They sat down with Hatch to talk to him about the plans to put him back on the court.
“As soon as he realized what was going on, he spoke up and said, 'I appreciate what everybody's doing, but I'm not ready to play,'” Kreiger said. “We were dumbfounded. Here it is, his goal since he came out of the coma to get back on the court, and he's the one who says, 'I'm not ready.'”
Then Kreiger listened to Hatch's reasoning.
The coach was reminded what a unique young man sat in front of him.
“He said, 'I'm not ready to play because I'm not good enough,'” Kreiger said. “'If I went out there right now, I'm not any better than the guys that are out there, guys who've been out there all year. If I'm not good enough to go out there and win that spot, I don't belong out there.'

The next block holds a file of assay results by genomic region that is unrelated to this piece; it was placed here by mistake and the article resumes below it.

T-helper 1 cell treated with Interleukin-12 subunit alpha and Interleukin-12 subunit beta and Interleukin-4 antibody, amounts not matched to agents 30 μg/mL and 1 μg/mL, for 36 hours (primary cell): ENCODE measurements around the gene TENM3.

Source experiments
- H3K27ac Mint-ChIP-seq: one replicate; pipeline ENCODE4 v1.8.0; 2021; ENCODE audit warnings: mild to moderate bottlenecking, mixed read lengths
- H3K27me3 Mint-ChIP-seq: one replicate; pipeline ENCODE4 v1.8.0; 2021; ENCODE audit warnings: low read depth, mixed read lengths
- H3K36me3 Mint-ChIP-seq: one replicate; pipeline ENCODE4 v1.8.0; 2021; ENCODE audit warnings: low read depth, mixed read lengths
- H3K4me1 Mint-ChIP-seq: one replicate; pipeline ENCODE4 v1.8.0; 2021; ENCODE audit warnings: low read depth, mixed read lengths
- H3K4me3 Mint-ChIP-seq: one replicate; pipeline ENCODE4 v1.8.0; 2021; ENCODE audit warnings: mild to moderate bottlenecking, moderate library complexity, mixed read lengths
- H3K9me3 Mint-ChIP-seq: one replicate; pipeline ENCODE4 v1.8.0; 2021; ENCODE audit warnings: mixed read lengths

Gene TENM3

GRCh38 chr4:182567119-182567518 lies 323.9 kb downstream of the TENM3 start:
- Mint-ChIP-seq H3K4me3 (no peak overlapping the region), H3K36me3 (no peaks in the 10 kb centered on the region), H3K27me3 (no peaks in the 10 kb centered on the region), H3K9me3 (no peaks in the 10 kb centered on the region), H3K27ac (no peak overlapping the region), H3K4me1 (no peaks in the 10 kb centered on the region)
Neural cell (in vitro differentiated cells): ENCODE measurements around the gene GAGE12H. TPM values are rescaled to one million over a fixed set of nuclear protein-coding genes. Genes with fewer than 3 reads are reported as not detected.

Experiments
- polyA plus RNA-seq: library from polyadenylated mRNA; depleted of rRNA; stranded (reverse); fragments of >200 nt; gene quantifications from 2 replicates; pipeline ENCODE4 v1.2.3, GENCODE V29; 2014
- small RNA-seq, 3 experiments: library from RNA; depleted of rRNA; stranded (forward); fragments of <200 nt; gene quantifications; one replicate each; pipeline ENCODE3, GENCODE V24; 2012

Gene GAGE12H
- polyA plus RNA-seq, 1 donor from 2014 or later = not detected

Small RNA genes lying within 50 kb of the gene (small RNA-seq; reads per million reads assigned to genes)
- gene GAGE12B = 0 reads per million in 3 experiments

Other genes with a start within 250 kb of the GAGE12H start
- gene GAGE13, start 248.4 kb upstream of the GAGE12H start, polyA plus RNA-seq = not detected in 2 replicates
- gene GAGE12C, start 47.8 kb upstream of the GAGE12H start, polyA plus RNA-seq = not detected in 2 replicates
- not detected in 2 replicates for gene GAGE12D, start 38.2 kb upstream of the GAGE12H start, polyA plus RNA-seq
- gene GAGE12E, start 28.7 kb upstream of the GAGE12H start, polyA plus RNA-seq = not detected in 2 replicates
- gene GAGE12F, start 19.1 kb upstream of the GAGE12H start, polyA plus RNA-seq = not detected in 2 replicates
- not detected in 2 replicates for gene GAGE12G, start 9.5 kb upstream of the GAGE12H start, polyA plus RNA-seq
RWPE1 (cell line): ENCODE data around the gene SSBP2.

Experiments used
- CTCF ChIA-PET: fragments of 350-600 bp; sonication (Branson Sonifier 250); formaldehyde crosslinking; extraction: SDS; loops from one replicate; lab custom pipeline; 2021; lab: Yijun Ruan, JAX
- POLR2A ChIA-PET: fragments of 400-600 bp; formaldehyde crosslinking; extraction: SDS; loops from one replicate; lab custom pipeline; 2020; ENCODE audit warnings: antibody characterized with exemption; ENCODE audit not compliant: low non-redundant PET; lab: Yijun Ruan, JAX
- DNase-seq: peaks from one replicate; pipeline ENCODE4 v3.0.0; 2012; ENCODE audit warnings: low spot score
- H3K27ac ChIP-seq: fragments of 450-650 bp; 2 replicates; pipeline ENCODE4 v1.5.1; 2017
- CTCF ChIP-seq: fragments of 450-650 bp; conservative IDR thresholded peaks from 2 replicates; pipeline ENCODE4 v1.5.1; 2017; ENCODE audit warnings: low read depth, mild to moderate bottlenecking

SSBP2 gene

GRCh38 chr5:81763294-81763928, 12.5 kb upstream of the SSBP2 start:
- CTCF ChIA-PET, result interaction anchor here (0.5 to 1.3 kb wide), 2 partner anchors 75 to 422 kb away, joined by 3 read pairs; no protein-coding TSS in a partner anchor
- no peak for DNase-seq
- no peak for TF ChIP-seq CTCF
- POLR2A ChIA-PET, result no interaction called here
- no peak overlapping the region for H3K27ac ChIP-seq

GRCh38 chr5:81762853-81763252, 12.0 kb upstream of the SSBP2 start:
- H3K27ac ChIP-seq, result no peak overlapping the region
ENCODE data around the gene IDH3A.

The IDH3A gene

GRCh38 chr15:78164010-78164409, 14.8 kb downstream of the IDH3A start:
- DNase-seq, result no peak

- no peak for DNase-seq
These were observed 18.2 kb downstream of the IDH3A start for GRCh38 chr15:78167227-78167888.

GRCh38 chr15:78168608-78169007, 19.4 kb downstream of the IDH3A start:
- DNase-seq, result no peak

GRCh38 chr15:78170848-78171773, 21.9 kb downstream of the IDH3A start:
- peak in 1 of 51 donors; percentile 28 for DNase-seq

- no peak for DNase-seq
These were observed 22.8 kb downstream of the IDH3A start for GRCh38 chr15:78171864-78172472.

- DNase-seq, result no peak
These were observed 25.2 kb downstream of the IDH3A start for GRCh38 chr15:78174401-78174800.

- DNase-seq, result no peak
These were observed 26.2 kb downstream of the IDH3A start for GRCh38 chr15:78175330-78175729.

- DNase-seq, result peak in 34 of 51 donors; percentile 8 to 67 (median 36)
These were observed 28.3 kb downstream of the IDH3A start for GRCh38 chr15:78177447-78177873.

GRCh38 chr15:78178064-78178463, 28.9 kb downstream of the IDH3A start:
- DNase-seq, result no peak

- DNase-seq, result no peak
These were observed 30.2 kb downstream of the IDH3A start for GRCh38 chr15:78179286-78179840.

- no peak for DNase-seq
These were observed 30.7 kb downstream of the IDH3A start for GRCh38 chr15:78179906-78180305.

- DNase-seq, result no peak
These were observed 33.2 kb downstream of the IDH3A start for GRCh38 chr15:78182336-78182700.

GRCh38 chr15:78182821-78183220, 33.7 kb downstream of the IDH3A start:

“You might say that's a pride thing,” Kreiger said. “That's an Austin thing. He's not going to take someone else's spot who has earned that spot just because 'I'm Austin Hatch.'”
Canterbury Athletic Director Ken Harkenrider knew there would have been tons of interest from fans and media wanting to see Hatch's return. The list of those pulling for him to play basketball again runs across the nation.
This is a young man who, after all, has survived two plane crashes. He's lost his mother, father, stepmother and two siblings in those crashes. Few can even imagine such a burden.
Basketball has been a motivating factor, something to strive for as he worked his way back to health. He verbally committed to the University of Michigan after his sophomore year, when he was The News-Sentinel's Player of the Year.